In 1990, I was just out of college. I had my first gig as an engineer in the big city. Along came a young producer with a vision: to churn out some of the cheesiest dance music he could before the days of everyone trying to be Taylor Dane were over. And that’s where ASHA came in.
I honestly can’t remember her real name. She was very sweet, and had been a finalist on Star Search at some point. She was a pretty good singer! So here we were- trying to produce her and turn her into some sort of dance star. Mind you- I was just hired to engineer this project… but, as has always been the case, I had a lot of input creatively.
This was recored and mixed at Home Base Studios in NYC. Home Base had previously been inside Todd Rundgren's old ‘Secret Sound’ studios on 24th Street. It was a cool space! At this point, however, they were housed inside The Music Building at 251 West 30th Street. It was a rat trap. Nevertheless, here we were- and I was grateful to be just out of college and already tracking and mixing projects.
We had a Studer 2” 24track machine to work with- which proved to not be enough tracks for what we were trying to accomplish. We ended up stacking vocal tracks early on and sampling them into an Akai S900 and layering them to give us thick background vocaols 'virtually'. This was before Pro Tools- so shut up. We were working on a cool little Sony console with not enough inputs. So- timecode drove a little Mac SE30 (if I am remembering correctly) running Performer (not even Digital Performer yet) and firing off the vocals as the song went on.
Mixing was an all-nighter. There was a lot to sort out, and pretty limited outboard gear to do it. But we made the most of it. Suddenly, as the mix was coming together, the power went out! The board shut down. Automation was lost. The samples (which of course had been saved) were blown out of the sampler. Panic set in! But another engineer who was with us knew enough about electrical work to find the fuse box. It was housed a floor away from us in a dingy stairwell. He opened it up, shut the breaker, pulled a fuse from a different floor and popped it into ours. We were back in business! He truly saved the day... and mix.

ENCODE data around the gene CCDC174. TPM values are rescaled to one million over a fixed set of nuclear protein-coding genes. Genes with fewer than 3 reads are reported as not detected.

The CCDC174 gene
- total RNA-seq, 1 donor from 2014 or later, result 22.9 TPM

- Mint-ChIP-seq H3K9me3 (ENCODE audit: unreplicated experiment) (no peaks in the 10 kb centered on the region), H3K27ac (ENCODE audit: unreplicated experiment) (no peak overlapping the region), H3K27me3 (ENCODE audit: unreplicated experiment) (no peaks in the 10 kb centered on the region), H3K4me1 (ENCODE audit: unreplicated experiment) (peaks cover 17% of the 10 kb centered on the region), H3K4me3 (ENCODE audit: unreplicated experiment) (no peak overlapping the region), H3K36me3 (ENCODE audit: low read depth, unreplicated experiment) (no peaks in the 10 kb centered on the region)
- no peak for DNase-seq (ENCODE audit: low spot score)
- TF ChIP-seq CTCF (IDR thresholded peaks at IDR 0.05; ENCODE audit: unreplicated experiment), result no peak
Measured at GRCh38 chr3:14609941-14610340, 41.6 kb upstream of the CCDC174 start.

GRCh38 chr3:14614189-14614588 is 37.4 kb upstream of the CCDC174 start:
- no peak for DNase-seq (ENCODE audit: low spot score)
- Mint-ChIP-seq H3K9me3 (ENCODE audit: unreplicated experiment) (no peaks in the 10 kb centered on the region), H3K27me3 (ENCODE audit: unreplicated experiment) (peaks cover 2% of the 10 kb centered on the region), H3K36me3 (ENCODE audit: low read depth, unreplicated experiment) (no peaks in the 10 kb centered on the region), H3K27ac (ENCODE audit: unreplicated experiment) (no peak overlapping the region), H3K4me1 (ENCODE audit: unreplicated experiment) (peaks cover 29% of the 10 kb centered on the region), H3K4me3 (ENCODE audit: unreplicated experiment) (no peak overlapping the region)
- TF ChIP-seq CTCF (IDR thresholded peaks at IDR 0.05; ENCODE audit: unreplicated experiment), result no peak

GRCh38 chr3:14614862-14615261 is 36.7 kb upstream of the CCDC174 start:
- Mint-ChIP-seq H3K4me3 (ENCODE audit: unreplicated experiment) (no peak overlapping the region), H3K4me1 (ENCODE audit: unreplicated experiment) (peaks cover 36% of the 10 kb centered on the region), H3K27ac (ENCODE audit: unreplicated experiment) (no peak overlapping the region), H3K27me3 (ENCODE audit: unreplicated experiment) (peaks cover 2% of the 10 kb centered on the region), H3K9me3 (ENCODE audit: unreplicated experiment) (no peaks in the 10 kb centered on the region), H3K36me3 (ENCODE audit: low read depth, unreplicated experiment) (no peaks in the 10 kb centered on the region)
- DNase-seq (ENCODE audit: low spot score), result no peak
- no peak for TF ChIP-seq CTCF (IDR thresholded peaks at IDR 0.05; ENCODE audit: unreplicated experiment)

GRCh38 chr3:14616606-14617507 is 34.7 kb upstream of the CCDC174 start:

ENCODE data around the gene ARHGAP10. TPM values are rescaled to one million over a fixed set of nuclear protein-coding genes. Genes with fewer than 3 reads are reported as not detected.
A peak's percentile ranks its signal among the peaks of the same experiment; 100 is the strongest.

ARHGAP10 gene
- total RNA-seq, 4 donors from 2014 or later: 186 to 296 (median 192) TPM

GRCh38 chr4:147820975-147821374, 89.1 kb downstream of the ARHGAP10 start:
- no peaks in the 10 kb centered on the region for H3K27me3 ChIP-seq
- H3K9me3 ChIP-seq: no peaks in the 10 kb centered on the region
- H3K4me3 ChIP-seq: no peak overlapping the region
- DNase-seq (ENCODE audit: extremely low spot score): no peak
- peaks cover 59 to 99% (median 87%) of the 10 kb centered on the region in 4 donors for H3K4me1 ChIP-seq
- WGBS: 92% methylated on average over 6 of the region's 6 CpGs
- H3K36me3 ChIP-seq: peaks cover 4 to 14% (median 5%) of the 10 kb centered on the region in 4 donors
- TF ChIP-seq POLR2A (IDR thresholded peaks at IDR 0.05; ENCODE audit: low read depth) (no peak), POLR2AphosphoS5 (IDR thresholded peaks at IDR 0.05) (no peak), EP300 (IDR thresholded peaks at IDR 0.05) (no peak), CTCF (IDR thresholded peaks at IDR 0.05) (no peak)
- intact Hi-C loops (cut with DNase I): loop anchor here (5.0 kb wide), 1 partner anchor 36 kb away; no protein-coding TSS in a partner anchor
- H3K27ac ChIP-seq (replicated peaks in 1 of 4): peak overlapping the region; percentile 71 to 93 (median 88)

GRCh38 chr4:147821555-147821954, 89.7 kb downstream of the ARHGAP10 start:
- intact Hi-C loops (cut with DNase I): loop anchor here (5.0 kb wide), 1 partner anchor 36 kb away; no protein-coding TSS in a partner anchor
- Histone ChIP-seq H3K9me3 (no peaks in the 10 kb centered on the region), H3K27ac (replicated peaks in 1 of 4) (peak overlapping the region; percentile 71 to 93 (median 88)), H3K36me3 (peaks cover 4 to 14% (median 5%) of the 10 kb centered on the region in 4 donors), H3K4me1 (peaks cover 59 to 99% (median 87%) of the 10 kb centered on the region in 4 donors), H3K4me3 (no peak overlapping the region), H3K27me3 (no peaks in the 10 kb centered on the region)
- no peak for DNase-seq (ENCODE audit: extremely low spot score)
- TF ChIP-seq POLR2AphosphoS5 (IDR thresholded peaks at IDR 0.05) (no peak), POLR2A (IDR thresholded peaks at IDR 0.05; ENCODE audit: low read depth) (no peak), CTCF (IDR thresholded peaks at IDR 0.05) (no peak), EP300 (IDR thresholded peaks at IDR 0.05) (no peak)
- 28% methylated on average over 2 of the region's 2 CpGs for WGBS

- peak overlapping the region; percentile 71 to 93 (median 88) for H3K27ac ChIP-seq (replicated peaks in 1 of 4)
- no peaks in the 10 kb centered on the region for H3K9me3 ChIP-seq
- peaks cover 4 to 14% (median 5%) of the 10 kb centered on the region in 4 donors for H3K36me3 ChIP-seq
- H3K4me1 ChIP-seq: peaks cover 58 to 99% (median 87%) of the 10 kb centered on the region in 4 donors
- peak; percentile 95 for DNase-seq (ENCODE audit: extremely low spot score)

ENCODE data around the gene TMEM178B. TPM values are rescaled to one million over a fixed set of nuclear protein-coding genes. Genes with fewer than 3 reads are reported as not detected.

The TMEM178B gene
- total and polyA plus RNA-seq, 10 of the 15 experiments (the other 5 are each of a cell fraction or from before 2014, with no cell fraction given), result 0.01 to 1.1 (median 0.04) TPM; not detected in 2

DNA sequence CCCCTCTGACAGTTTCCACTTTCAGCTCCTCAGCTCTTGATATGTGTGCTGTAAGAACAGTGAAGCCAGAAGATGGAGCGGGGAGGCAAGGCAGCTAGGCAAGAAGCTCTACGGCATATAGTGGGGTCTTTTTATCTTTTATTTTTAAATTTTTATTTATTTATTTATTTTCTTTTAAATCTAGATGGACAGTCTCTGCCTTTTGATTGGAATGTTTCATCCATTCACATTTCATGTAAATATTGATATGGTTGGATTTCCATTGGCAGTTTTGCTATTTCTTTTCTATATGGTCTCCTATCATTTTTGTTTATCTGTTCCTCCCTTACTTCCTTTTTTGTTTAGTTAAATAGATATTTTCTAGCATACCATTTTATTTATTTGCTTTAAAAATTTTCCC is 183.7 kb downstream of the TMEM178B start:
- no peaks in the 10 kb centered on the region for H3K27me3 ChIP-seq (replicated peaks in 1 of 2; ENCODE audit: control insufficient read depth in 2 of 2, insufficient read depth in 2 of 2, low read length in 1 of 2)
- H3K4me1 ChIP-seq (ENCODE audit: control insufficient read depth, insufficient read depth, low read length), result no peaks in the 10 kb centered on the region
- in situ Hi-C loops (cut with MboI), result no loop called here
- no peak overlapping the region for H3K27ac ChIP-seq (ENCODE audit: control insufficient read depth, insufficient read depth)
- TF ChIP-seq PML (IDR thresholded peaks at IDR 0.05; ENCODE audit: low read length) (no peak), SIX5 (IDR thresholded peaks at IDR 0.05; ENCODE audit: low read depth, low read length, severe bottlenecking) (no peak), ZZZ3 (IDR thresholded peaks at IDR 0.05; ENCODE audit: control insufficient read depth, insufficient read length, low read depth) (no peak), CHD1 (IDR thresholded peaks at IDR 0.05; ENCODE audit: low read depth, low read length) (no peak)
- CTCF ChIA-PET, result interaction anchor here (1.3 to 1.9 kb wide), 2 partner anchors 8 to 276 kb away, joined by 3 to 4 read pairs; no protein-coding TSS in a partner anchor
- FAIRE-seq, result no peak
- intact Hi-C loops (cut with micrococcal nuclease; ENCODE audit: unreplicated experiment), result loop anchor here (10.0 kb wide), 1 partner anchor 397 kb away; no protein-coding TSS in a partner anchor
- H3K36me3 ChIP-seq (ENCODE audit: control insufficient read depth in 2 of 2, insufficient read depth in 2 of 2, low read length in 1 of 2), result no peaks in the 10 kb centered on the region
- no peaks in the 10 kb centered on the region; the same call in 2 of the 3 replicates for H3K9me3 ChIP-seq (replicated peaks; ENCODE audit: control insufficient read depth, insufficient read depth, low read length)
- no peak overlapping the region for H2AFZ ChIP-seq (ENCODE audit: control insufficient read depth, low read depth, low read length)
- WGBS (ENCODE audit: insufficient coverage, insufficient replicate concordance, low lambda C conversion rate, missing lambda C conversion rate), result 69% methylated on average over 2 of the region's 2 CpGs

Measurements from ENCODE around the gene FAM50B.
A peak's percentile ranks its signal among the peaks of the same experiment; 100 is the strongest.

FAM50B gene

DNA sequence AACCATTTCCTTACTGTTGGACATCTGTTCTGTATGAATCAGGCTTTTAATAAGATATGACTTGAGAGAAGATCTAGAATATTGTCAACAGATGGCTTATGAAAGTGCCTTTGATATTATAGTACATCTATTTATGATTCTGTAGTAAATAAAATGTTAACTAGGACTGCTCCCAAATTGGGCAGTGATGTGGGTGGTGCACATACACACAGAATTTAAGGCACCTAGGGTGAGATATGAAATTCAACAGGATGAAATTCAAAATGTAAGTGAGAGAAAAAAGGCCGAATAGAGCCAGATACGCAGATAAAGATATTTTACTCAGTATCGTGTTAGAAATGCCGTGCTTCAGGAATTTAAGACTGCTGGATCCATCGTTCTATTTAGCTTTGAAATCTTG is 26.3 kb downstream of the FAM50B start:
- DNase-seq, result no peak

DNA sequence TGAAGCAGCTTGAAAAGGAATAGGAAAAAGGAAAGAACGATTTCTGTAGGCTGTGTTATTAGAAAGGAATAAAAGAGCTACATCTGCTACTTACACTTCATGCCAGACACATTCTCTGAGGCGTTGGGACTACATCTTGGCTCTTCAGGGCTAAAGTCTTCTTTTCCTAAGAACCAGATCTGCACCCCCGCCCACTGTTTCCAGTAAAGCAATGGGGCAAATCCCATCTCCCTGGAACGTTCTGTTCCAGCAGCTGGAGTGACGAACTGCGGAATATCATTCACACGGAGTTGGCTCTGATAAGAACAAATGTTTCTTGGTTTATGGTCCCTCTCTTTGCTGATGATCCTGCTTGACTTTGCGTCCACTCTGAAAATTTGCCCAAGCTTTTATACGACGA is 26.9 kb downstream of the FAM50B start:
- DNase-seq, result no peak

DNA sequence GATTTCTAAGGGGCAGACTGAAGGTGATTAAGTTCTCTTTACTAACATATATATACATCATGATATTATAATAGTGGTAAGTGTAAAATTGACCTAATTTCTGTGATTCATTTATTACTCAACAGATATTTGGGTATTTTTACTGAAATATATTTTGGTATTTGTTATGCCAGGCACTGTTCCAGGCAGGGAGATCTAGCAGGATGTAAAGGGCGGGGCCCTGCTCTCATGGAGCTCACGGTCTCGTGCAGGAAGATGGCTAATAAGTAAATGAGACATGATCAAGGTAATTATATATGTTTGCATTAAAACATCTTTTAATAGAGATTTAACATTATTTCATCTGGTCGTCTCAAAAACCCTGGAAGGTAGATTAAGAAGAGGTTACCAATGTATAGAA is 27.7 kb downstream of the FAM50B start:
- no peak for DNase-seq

We went back at it- remembering the last rounds of moves we had made with the automation prior to the outage. We reloaded the samples and got everything synced up again. The mix was almost done. It was nearly sunrise!
The owner, a rather uptight guy (and rightfully so- it was a tough business and he was a much better engineer than he was a manger. I know this all too well having subsequently lived it) came in to start the new day. We explained to him how we had down-time during the night because of the blown fuse and that’s why we were still mixing… but we were almost done. He wanted to know how it was fixed. An intern took him to the fuse box while I went back to finish the mix. We were just about to print it to DAT and 1/2”.
So- here we are… proud of our little dance music number and about to commit it to tape and off to become an international hit (not really)! Half way through printing the track- POP!!!
Everything went dark.
The board was powered down. The samplers- down. The mac- down. Lights off. WHAT. THE. HELL!????
It turns out that when the owner was asking about how we were able to fix the fuse, the intern showing him said “First we pulled the lever on the the breaker like this…..”
And down we went.
These are the stories that made this industry fun. We never saw that intern/assistant again. 25 years later, I can smile and laugh while telling this story.
Many more to come- with my Throwback Thursday stories from the control room!